GDPR & ExoClick

This blog post does not constitute legal advice, nor is this information intended to create or rise to the level of an attorney-client relationship. You should seek professional legal advice where appropriate.

 

What is GDPR?

GDPR takes effect on May 25, 2018, replacing the existing Data Protection Directive 95/46/EC in order to harmonise data privacy laws across Europe (including the U.K.), to protect and empower all EU citizens data privacy and to reshape the way organisations across the region approach data privacy.

 

Who is GDPR affecting?

It will affect all EU organisations as well as organisations outside of the EU that offer goods or services to, or process personal data of, EU data subjects.

 

What happens if you don’t comply?

Organizations in non-compliance may face heavy fines (up to 4% of annual global turnover or €20 Million, whichever is greater).

 

What is personal data?

Any information related to a natural person or ‘Data Subject’, that can be used to directly or indirectly identify the person. It can be anything from a name, a photo, an email address, bank details, posts on social networking websites, medical information, or a computer IP address.

There are two sub-categories of personal data:

  1. Personally identifiable information (PII) such as a person’s name, surname, phone numbers, etc…
  2. Pseudonymous data or non-directly identifying information, which does not allow the direct identification of users but allows the singling out of individual behaviors (for instance to serve the right ad to the right user at the right moment). Examples: cookie ID, hashed email, device ID …

The GDPR establishes a clear distinction between directly identifying information and pseudonymous data. It encourages the use of pseudonymous information and expressly provides that “the application of pseudonymisation to personal data can reduce the risks to the data subjects concerned and help controllers and processors to meet their data-protection obligations”.

 

What is a data controller and a data processor?

This distinction is important for compliance and here are the exact definitions of each role:
Data Controller
A company/organisation that collects people’s personal data and makes decisions about what to do with it. So if you’re collecting personal data and are determining how it will be processed, you’re the Controller of that data and must comply with applicable data privacy legislation accordingly.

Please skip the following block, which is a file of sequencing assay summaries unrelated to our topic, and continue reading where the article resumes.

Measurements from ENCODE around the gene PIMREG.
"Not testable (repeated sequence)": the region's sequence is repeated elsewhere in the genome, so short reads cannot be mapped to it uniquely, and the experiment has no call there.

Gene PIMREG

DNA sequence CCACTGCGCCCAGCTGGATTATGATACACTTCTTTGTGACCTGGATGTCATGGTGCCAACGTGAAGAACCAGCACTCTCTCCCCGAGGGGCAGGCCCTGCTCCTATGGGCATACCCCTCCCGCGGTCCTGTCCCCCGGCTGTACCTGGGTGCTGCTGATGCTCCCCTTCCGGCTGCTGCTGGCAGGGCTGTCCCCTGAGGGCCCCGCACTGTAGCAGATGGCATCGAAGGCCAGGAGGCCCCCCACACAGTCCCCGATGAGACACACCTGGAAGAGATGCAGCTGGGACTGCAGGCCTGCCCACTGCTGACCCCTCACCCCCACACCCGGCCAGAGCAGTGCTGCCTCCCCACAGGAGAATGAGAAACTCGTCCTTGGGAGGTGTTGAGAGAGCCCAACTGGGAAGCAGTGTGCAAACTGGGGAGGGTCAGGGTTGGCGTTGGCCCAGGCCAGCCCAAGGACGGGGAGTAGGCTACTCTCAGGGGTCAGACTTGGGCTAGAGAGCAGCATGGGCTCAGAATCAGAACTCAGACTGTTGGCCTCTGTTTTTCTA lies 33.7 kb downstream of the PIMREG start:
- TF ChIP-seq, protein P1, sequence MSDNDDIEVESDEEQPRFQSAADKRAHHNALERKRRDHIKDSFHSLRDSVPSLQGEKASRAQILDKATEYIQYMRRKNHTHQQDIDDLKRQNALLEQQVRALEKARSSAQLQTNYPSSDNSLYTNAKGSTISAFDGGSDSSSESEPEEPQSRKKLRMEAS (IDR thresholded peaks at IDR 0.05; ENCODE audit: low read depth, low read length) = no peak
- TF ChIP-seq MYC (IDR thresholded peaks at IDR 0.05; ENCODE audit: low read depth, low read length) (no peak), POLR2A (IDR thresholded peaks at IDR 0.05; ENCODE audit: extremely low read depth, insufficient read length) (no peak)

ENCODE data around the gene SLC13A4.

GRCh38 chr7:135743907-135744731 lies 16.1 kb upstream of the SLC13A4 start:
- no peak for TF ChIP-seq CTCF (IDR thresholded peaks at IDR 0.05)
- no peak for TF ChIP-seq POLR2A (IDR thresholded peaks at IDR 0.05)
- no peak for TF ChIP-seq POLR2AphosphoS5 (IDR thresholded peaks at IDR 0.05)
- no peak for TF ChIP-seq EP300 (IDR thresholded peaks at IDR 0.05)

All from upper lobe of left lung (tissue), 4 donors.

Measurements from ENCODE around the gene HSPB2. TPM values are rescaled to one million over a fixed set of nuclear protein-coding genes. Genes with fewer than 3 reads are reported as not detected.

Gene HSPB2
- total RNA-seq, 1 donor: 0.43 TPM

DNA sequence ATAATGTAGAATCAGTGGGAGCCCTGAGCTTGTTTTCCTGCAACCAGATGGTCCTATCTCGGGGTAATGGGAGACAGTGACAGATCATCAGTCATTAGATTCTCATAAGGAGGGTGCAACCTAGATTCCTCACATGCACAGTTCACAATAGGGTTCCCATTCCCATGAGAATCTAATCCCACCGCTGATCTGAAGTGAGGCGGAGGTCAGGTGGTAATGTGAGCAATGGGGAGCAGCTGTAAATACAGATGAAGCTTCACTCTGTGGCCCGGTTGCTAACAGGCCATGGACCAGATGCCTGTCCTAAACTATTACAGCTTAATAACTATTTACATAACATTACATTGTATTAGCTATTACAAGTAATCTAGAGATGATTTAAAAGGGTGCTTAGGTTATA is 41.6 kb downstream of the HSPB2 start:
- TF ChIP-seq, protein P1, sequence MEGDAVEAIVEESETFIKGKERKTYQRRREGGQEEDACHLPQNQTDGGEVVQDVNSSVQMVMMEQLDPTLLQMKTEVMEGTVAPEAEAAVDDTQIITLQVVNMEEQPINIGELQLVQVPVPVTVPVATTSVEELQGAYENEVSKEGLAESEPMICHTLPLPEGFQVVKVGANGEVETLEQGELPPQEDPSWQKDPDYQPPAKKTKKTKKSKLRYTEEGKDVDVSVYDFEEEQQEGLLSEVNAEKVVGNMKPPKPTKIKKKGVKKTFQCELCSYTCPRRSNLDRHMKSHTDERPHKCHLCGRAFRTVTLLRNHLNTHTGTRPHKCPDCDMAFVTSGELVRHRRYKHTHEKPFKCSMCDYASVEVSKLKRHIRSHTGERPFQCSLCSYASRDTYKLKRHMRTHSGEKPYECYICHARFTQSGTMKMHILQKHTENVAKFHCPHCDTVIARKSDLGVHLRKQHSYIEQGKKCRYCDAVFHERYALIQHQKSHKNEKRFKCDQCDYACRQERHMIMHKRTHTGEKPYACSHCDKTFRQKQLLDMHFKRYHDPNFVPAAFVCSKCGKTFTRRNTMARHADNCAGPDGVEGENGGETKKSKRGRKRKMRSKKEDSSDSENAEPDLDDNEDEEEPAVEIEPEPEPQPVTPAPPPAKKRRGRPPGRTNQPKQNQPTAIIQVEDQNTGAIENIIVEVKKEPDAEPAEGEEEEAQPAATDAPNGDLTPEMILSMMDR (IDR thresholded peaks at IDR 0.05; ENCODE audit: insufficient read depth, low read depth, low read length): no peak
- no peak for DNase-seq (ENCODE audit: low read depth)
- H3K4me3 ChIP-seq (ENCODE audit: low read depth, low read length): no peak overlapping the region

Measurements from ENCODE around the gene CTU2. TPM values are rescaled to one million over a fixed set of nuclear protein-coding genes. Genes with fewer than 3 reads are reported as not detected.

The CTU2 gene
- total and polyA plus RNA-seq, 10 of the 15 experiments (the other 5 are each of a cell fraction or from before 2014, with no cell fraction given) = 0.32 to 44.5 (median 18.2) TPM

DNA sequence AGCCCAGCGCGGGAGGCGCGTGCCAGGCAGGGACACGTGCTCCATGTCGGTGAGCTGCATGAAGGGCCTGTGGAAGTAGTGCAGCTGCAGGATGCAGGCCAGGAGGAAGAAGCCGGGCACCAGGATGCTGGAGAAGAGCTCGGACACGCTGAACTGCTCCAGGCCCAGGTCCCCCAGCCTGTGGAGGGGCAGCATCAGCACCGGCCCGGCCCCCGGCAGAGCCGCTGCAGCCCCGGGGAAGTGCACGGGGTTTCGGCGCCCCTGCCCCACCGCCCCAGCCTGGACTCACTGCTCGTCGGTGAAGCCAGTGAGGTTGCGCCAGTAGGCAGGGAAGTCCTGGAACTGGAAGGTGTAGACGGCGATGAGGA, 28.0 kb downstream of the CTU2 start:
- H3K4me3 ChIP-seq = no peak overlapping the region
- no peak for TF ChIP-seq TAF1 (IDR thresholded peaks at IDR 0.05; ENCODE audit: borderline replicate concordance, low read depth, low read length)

Data Processor
A company/organisation that helps a controller by “processing” data based on its instructions, but doesn’t decide what to do with data. A controller is the entity that determines the purposes, conditions and means of the processing of personal data, while the processor is an entity which processes personal data on behalf of the controller.

 

What is the role of ExoClick in GDPR context?

As an ad network and ad exchange, ExoClick acts as a co-data controller, together with our Publishers.

 

What is ExoClick doing about it?

ExoClick has been preparing for GDPR since 2017. We have been reviewing our data security and data protection protocols and policies across the company to comply with GDPR requirements.

More concretely we respect and apply the data minimization principle, making sure that we don’t collect more information than what is strictly necessary for the purpose of our services.

Also, we only use pseudonymous data which cannot lead to the personal identification of a European subject, ExoClick is not able to know the identity of the user.

Finally, we are applying the privacy-by-design concept, which consist of taking into account data privacy throughout the whole engineering process.

 

What personal data is ExoClick using?

At ExoClick, we do not collect or retain any consumer personally identifiable information (PII). This means our data does not directly identify any individuals (i.e. name, email address, or billing information). That said, the GDPR broadens the definition of personal data to include the data that we collect for the purpose of our services. More precisely we use pseudonymous data linked to browsing events. For instance, ExoClick collects the following data from its Publisher’s visitors:

  • URL of the websites and pages browsed by the visitors;
  • Aggregated technical information related to the browser and device of the user (“user agent”)
  • Time stamp (date, time)
  • ExoClick Cookie
  • IP address
  • Country

 

Is ExoClick compliant with GDPR?

In our standard terms with partners and clients, ExoClick always undertakes to comply with all applicable laws and regulations. This of course covers GDPR.

We have always innovated and followed industry best practices, standards and regulations. Data privacy has always been part of our priorities.

ExoClick is committed to helping you understand and prepare for the General Data Protection Regulation (GDPR) and more posts and information will be published soon.

Giles

Giles Hirst